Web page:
Leapfrog Competition in the Smartphone Industry


Source of graphic: online version of the NYT article quoted and cited below.

(p. C1) In recent years Palm lost its way. Its share of the smartphone market has been halved to about 16.9 percent over the last two years. First, Research in Motion found the sweet spot of business users with its BlackBerry. More recently, Apple grabbed consumers’ fancy with the iPhone.

Palm has tried to innovate beyond the five-year-old Treo with little effect. It announced with great fanfare last year that it would build the Foleo, a cross between a smartphone and notebook computer, only to cancel the project three months later. While cellphone makers like Samsung, LG and R.I.M. brought out products to compete with the iPhone, Palm has told Treo loyalists and investors to be patient. They will need to be. Palm’s stock price is down 90 percent since its high in March 2000.
Mr. Rubinstein, the executive chairman, said he is convinced he can bring Palm back. “Everyone is trying to make an iPhone killer,” he said. “We are trying to make a killer Palm product.”

For the full story, see:
LAURA M. HOLSON. “Palm, Once a Leader, Seeks Path in Smartphone Jungle.” The New York Times (Weds., August 20, 2008): C1 & C5.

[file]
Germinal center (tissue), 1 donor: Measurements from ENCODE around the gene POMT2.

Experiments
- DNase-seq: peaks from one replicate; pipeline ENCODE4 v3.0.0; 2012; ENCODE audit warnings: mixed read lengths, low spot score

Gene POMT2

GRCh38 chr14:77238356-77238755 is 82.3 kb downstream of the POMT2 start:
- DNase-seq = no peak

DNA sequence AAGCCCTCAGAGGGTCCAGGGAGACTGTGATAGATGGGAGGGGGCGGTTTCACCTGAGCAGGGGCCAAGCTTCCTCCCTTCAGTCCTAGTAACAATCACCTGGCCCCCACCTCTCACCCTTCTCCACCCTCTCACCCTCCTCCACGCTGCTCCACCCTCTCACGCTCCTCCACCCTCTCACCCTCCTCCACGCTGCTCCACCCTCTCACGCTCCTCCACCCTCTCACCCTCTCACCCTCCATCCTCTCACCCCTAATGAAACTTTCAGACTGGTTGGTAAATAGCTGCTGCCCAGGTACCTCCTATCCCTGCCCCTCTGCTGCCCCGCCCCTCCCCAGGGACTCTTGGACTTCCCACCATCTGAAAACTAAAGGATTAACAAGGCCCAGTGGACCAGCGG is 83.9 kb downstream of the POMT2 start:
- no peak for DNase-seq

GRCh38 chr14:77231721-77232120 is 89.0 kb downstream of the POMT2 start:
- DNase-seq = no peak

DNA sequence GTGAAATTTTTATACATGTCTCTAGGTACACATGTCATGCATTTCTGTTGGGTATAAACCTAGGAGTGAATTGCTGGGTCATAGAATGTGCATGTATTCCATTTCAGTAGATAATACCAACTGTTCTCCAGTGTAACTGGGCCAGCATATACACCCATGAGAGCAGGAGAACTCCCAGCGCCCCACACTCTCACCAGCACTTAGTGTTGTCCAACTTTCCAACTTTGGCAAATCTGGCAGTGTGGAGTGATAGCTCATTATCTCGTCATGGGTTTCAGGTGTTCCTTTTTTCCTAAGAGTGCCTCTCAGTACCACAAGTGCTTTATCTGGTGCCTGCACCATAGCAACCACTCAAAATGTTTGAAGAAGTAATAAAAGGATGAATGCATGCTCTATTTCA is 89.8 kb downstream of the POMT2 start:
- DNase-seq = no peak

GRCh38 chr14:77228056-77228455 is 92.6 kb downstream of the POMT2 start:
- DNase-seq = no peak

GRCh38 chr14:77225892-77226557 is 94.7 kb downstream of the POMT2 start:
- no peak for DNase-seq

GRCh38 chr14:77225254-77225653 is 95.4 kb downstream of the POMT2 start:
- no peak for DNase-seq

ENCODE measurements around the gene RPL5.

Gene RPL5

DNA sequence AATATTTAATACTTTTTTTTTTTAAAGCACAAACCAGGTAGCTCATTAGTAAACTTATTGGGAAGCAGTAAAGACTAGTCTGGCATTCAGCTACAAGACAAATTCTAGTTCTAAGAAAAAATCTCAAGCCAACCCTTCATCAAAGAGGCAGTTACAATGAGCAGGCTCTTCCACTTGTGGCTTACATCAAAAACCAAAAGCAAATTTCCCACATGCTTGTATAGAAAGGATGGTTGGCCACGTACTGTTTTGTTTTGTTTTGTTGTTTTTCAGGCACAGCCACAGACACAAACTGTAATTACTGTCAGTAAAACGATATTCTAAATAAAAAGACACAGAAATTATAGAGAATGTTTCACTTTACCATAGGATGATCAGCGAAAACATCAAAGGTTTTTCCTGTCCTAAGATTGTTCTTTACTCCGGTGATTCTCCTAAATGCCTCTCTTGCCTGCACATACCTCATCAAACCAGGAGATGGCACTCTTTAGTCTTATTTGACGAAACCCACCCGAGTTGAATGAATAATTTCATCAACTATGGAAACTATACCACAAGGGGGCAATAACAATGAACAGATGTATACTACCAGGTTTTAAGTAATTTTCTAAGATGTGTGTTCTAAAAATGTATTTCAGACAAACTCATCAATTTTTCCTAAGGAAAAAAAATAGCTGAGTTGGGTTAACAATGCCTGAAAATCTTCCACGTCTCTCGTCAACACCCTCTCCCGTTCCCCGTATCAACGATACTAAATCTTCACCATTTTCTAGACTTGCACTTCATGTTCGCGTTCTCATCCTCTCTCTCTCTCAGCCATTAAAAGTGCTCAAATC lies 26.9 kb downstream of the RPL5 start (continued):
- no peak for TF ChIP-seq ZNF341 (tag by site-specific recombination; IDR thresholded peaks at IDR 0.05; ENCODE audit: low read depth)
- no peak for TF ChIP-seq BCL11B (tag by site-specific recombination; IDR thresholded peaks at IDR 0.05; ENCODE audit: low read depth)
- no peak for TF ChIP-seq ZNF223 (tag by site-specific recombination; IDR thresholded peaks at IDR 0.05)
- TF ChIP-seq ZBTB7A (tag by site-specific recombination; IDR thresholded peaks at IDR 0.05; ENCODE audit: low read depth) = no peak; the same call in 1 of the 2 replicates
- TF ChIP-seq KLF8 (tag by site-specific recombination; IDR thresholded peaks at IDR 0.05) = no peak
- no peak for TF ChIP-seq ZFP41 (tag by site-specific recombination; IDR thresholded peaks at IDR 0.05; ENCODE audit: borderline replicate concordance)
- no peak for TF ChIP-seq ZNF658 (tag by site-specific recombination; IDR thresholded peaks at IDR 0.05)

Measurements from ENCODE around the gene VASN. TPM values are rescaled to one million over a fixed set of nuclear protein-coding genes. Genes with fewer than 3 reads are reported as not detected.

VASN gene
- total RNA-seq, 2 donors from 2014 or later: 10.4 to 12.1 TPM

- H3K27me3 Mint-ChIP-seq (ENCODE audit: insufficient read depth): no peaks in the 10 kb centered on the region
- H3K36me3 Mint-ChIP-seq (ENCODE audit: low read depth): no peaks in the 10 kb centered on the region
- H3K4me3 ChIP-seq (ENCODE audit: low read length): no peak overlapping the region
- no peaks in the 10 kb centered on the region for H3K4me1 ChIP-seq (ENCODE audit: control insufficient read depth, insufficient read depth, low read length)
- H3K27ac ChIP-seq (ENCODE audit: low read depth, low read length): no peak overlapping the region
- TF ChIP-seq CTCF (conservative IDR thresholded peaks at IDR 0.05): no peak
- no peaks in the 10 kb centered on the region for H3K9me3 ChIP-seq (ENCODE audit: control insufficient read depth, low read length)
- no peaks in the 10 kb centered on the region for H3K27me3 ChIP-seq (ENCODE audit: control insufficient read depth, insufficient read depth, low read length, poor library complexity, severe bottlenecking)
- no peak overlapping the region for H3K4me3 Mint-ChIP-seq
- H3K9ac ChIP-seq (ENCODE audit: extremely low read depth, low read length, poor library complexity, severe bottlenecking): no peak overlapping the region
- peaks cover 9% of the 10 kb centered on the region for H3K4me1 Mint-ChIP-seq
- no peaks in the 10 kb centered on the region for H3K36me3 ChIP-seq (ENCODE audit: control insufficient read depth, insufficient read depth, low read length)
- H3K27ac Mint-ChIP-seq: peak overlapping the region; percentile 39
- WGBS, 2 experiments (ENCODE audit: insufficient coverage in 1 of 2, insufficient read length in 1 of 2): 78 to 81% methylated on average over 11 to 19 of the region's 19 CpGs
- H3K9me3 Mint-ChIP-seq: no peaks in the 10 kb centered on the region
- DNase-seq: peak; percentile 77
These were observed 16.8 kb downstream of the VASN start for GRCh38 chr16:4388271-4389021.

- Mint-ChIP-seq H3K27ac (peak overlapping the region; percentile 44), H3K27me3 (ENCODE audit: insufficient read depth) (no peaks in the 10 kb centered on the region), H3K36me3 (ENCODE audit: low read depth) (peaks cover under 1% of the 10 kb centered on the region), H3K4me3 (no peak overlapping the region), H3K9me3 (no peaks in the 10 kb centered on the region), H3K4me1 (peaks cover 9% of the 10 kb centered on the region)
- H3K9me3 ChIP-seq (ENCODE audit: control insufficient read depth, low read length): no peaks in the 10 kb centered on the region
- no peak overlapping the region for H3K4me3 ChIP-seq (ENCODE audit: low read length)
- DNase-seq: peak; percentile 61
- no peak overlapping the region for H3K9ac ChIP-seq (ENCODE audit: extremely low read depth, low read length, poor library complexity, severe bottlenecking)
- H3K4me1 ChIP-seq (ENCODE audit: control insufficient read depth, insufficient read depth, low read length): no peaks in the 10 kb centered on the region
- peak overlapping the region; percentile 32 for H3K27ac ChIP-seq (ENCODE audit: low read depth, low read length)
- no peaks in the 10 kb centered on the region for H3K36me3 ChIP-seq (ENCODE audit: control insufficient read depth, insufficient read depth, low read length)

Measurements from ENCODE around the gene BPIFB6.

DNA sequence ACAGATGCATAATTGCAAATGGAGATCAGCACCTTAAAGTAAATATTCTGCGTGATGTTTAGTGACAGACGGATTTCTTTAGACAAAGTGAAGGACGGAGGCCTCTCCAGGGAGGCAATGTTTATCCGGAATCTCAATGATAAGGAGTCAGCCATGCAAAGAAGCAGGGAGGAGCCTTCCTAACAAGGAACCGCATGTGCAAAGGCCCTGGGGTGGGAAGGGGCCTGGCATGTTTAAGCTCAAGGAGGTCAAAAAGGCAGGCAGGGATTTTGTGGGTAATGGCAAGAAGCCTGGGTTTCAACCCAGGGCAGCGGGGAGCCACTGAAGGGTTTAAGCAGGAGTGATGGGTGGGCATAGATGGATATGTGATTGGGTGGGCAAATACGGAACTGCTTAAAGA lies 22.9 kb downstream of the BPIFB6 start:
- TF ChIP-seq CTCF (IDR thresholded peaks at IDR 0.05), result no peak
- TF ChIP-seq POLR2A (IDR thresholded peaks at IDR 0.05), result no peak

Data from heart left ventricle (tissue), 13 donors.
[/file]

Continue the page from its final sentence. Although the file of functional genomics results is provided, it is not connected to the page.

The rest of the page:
ColliganRubensteinPalmExecs.jpg “Ed Colligan, left, Palm’s chief executive, and Jon Rubinstein, the executive chairman, who was hired to revive the company.” Source of caption and photo: online version of the NYT article quoted and cited above.

One thought on “Leapfrog Competition in the Smartphone Industry”

  1. I have serious doubt Palm can come back.
    The biggest issue i think is cultural within Palm.
    Although i am not sure why, it appears that Palm has been unable to innovate outside of what it created almost 10 years ago.
    Besides adding a phone, Today’s Palms are much the same as the decade old ones.
    Palm users have often been told to wait, something is coming that will be awesome! But the day never comes.
    It reminds me a lot of where apple was pre-Jobs return. They had a lead and a healthy market that they allowed to slowly be chipped away by competitors.
    At this time the best thing Palm can do is close up shop and give everyone their money back.

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